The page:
Cybersecurity and law enforcement agencies in the United States and the United Kingdom recently exchanged information on new malware used by the Iranian-backed MuddyWatter hacking gang in cyberattacks on vital infrastructure worldwide. CISA, the Federal Bureau of Investigation (FBI), the US Cyber Command’s Cyber National Mission Force (CNMF), the UK’s National Cyber Security Centre (NCSC-UK), and the National Security Agency released a joint alert today (NSA).
MuddyWater is “targeting a range of government and private-sector organizations across sectors—including telecommunications, defense, local government, and oil and natural gas—in Asia, Africa, Europe, and North America,” said the two governments.
PowGoop, Canopy/Starwhale, Mori, POWERSTATS, and other previously undiscovered malware strains are used by this threat organization to implant second-stage malware on infected computers for backdoor access, persistence, and data exfiltration. The US and UK agencies noted a new Python backdoor (Small Sieve) used by MuddyWater operators for perseverance. A PowerShell backdoor was used to encrypt command-and-control (C2) communication channels, among others the malware disclosed recently.
According to the alert, Small Sieve uses unique string and traffic obfuscation algorithms in conjunction with the Telegram Bot application programming interface (API) to offer basic functionality necessary to maintain and expand a foothold in victim infrastructure while avoiding detection. The tasking and beaconing data is obfuscated using a hex byte shifting encoding strategy mixed with an obfuscated Base64 function. Small Sieve’s beacons and taskings are conducted using Telegram API through Hypertext Transfer Protocol Secure (HTTPS).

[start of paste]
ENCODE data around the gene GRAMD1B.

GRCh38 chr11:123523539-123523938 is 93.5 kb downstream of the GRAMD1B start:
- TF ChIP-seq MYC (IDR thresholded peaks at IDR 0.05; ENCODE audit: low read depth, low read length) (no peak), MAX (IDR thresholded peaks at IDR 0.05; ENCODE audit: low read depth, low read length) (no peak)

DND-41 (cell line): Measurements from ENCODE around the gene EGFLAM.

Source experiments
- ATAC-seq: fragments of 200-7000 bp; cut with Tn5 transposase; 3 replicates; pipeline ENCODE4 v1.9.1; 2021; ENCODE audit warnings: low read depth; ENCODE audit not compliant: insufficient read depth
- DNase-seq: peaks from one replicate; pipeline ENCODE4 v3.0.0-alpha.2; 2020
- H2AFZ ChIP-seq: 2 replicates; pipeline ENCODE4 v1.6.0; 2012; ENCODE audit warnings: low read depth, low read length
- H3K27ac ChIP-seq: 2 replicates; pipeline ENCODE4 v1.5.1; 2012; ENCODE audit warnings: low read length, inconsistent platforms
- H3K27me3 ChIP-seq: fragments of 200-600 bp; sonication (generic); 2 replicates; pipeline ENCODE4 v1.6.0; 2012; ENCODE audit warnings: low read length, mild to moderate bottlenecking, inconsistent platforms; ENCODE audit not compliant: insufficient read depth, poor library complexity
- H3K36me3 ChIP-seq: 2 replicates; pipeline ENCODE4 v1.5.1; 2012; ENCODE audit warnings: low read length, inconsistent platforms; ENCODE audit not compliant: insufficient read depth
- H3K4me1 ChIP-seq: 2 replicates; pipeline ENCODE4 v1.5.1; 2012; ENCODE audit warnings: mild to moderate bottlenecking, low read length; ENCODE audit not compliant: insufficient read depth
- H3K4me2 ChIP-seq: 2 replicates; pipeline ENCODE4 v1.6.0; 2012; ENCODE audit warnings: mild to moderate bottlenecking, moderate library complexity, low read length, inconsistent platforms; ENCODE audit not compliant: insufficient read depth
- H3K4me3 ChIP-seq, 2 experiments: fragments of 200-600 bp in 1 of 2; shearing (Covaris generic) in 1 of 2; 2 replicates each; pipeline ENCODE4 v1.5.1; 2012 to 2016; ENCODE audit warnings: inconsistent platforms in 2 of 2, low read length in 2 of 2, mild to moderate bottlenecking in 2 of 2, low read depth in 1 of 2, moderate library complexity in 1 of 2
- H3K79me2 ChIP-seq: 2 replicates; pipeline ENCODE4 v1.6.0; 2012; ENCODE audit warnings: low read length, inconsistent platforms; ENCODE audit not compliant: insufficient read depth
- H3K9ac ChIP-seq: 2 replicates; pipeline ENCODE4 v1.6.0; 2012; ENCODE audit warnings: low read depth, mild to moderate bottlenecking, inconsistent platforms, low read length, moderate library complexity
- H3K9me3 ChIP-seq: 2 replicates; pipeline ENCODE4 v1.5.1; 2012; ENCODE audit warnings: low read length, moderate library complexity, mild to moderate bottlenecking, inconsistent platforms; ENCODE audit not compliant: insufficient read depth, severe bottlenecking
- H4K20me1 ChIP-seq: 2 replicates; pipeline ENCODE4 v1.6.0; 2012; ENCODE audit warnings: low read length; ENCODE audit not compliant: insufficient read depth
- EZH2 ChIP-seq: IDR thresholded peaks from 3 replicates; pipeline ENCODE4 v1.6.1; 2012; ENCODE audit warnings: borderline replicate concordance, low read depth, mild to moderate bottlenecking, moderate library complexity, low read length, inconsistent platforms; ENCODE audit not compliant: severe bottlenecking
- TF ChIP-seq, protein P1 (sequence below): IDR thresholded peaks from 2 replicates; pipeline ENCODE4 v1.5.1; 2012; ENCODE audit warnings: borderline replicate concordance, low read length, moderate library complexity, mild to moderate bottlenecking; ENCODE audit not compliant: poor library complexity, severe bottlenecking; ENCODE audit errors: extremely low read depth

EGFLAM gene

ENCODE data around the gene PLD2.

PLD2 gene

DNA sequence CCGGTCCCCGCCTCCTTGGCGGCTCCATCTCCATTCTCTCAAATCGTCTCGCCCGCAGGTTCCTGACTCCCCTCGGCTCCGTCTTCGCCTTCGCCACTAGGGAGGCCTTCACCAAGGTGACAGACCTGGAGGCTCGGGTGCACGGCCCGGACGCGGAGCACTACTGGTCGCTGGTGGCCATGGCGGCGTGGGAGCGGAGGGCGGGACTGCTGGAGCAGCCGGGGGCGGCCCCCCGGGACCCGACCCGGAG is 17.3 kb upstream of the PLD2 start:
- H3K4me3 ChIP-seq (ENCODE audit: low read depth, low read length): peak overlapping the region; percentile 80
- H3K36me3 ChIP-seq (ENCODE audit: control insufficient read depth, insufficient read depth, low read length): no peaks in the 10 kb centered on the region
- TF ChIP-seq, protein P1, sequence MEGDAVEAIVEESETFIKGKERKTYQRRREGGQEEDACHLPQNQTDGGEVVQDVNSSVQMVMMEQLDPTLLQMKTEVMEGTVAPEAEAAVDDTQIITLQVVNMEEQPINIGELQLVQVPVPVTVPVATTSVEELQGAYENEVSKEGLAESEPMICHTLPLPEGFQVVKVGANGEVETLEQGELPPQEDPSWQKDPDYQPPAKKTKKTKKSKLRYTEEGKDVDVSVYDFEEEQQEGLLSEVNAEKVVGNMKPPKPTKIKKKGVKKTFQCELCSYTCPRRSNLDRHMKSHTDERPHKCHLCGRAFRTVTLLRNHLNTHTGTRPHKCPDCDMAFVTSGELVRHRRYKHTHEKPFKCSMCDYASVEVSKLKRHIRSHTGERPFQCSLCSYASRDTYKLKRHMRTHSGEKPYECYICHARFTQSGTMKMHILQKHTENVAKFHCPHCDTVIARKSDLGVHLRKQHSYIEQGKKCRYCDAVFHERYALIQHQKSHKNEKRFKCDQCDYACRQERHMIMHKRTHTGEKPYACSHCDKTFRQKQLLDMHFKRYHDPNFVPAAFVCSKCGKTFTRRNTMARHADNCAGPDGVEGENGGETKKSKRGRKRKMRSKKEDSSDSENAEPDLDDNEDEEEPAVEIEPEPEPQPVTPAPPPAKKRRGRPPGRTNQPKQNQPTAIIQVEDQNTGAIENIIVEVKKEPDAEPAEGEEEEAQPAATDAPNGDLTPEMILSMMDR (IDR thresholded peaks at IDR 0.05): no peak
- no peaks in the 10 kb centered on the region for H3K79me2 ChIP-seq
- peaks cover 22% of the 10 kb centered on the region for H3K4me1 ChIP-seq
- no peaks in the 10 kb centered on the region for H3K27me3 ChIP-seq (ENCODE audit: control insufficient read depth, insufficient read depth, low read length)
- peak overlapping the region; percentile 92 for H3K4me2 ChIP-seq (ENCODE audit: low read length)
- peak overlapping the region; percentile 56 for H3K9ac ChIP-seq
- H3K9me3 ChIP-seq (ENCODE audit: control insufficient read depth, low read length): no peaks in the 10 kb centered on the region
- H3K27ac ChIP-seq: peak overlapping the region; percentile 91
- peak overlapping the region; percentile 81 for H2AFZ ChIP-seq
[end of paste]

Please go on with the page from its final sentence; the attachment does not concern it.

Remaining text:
MuddyWatter (also known as Earth Vetala, MERCURY, Static Kitten, Seedworm, and TEMP.Zagros) is a cyber-espionage group operating since at least 2017. It is notorious for focusing its attacks on Middle Eastern targets and updating its malware toolset regularly. Despite its youth, the Iranian-backed threat group is quite active, and it targets telecommunications, government (IT services), and oil sector institutions.
It also targeted government and defense organizations in Central and Southwest Asia, as well as corporate and public organizations in North America, Europe, and Asia [1, 2, 3]. The US Cyber Command (USCYBERCOM) publicly connected MuddyWatter to Iran’s Ministry of Intelligence and Security (MOIS), the country’s top government intelligence organization, in January 2022.
This announcement comes after a similar one published on Wednesday, which linked new malware known as Cyclops Blink to the Russian-backed Sandworm hacking gang. Sandworm operators have been exploiting Cyclops Blink to replace VPNFilter in a new botnet by ensnaring vulnerable WatchGuard Firebox and other Small Office/Home Office (SOHO) network devices since at least June 2019.